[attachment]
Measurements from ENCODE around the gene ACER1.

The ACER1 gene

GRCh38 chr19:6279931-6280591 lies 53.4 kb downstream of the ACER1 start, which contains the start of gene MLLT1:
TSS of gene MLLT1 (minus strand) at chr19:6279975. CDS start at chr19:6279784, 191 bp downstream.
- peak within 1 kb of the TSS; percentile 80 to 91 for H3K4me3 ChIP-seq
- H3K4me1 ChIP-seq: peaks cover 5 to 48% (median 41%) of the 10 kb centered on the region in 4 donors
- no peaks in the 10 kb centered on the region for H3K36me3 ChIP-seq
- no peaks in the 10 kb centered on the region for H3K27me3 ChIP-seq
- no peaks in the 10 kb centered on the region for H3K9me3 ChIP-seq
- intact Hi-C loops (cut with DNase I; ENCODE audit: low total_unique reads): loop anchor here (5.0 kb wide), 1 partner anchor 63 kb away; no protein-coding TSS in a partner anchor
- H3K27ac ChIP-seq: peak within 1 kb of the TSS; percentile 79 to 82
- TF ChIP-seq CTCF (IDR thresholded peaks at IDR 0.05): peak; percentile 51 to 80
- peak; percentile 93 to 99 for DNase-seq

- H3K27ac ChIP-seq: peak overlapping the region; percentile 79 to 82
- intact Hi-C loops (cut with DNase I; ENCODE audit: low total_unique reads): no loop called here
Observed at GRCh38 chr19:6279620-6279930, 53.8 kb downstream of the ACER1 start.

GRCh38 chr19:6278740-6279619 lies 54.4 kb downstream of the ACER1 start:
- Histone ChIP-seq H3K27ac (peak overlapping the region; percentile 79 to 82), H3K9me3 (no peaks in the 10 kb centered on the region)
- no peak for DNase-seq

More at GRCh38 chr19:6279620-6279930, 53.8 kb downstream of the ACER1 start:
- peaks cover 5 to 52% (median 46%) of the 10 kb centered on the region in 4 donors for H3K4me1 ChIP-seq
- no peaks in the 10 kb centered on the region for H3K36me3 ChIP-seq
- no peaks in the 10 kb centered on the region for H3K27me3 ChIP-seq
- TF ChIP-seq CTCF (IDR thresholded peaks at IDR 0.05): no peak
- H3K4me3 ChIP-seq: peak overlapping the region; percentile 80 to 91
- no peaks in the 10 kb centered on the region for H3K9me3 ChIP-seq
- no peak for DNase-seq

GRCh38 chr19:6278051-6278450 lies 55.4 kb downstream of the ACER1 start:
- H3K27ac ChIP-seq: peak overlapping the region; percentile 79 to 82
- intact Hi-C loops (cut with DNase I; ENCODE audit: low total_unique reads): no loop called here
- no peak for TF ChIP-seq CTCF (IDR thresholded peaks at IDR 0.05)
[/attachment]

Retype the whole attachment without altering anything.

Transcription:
Measurements from ENCODE around the gene ACER1.

The ACER1 gene

GRCh38 chr19:6279931-6280591 lies 53.4 kb downstream of the ACER1 start, which contains the start of gene MLLT1:
TSS of gene MLLT1 (minus strand) at chr19:6279975. CDS start at chr19:6279784, 191 bp downstream.
- peak within 1 kb of the TSS; percentile 80 to 91 for H3K4me3 ChIP-seq
- H3K4me1 ChIP-seq: peaks cover 5 to 48% (median 41%) of the 10 kb centered on the region in 4 donors
- no peaks in the 10 kb centered on the region for H3K36me3 ChIP-seq
- no peaks in the 10 kb centered on the region for H3K27me3 ChIP-seq
- no peaks in the 10 kb centered on the region for H3K9me3 ChIP-seq
- intact Hi-C loops (cut with DNase I; ENCODE audit: low total_unique reads): loop anchor here (5.0 kb wide), 1 partner anchor 63 kb away; no protein-coding TSS in a partner anchor
- H3K27ac ChIP-seq: peak within 1 kb of the TSS; percentile 79 to 82
- TF ChIP-seq CTCF (IDR thresholded peaks at IDR 0.05): peak; percentile 51 to 80
- peak; percentile 93 to 99 for DNase-seq

- H3K27ac ChIP-seq: peak overlapping the region; percentile 79 to 82
- intact Hi-C loops (cut with DNase I; ENCODE audit: low total_unique reads): no loop called here
Observed at GRCh38 chr19:6279620-6279930, 53.8 kb downstream of the ACER1 start.

GRCh38 chr19:6278740-6279619 lies 54.4 kb downstream of the ACER1 start:
- Histone ChIP-seq H3K27ac (peak overlapping the region; percentile 79 to 82), H3K9me3 (no peaks in the 10 kb centered on the region)
- no peak for DNase-seq

More at GRCh38 chr19:6279620-6279930, 53.8 kb downstream of the ACER1 start:
- peaks cover 5 to 52% (median 46%) of the 10 kb centered on the region in 4 donors for H3K4me1 ChIP-seq
- no peaks in the 10 kb centered on the region for H3K36me3 ChIP-seq
- no peaks in the 10 kb centered on the region for H3K27me3 ChIP-seq
- TF ChIP-seq CTCF (IDR thresholded peaks at IDR 0.05): no peak
- H3K4me3 ChIP-seq: peak overlapping the region; percentile 80 to 91
- no peaks in the 10 kb centered on the region for H3K9me3 ChIP-seq
- no peak for DNase-seq

GRCh38 chr19:6278051-6278450 lies 55.4 kb downstream of the ACER1 start:
- H3K27ac ChIP-seq: peak overlapping the region; percentile 79 to 82
- intact Hi-C loops (cut with DNase I; ENCODE audit: low total_unique reads): no loop called here
- no peak for TF ChIP-seq CTCF (IDR thresholded peaks at IDR 0.05)